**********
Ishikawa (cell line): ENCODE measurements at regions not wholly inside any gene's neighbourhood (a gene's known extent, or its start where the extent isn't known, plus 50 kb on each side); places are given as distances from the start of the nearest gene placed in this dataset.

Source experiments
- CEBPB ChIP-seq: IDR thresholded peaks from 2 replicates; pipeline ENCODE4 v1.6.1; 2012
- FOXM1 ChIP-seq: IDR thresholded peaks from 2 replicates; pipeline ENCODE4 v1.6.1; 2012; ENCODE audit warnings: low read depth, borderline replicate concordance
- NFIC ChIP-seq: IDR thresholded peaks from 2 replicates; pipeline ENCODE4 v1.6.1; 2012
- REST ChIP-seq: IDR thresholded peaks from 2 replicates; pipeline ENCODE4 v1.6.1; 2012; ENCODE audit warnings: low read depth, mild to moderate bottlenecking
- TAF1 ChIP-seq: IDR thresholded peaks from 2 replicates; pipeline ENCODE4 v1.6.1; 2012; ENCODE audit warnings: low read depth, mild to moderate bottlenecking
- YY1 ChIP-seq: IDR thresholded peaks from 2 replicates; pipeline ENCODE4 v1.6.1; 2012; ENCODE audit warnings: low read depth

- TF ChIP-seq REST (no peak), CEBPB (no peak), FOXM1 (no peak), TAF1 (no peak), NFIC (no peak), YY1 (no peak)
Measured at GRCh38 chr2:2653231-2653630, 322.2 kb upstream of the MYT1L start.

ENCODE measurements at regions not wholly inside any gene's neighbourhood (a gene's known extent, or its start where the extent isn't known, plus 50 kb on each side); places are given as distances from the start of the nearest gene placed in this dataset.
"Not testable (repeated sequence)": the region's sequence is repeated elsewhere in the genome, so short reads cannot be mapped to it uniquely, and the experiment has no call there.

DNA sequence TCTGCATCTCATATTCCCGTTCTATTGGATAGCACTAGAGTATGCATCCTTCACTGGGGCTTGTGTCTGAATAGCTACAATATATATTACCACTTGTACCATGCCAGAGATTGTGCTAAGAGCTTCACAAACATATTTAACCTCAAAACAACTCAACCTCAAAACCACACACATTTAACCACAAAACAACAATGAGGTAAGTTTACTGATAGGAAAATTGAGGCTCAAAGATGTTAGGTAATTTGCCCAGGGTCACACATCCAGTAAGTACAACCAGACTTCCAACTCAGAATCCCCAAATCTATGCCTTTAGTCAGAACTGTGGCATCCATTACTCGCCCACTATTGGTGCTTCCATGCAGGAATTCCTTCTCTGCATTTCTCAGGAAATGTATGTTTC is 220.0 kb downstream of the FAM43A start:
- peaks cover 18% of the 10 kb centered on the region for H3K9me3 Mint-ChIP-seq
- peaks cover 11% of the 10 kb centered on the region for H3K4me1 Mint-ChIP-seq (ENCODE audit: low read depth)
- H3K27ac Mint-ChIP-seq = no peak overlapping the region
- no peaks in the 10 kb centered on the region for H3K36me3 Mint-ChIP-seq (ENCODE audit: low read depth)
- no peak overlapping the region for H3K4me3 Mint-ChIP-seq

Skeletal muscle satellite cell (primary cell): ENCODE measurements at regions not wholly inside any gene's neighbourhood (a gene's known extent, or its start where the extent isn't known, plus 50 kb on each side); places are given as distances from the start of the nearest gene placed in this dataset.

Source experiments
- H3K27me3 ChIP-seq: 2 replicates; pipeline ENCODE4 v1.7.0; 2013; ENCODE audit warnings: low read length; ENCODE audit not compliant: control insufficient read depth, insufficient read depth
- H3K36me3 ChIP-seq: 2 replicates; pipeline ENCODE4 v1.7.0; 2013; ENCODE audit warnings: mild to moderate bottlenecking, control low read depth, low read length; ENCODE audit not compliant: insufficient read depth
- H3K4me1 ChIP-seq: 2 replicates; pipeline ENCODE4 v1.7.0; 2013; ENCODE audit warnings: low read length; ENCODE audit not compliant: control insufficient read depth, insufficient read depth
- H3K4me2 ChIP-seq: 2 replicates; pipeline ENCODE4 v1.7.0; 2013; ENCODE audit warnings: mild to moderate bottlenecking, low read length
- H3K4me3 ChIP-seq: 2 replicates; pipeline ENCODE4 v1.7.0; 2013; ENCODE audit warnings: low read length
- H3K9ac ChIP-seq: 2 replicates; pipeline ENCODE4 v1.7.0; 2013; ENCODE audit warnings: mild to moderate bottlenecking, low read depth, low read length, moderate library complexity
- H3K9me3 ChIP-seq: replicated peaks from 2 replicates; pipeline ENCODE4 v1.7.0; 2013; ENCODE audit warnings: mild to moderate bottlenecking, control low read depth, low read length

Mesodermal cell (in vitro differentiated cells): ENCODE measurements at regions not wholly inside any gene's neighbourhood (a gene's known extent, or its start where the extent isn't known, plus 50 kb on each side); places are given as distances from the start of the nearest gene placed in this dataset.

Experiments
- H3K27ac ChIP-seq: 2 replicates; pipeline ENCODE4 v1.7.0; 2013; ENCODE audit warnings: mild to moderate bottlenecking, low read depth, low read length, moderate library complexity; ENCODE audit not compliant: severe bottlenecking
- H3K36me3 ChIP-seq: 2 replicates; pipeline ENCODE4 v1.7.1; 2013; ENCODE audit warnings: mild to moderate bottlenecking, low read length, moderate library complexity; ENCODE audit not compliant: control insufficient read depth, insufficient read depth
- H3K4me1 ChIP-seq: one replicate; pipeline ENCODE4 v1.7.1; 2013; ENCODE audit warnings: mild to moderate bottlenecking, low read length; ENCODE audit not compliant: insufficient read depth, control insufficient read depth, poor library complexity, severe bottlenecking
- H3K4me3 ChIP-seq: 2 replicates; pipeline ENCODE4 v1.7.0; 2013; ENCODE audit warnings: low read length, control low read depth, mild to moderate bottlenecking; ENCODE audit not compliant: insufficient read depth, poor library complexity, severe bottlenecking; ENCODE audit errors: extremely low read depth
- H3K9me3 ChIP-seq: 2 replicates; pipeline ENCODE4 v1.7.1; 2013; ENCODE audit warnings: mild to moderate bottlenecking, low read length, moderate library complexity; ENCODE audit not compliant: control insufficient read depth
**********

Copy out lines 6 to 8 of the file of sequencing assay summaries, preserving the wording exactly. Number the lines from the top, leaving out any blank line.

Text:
- REST ChIP-seq: IDR thresholded peaks from 2 replicates; pipeline ENCODE4 v1.6.1; 2012; ENCODE audit warnings: low read depth, mild to moderate bottlenecking
- TAF1 ChIP-seq: IDR thresholded peaks from 2 replicates; pipeline ENCODE4 v1.6.1; 2012; ENCODE audit warnings: low read depth, mild to moderate bottlenecking
- YY1 ChIP-seq: IDR thresholded peaks from 2 replicates; pipeline ENCODE4 v1.6.1; 2012; ENCODE audit warnings: low read depth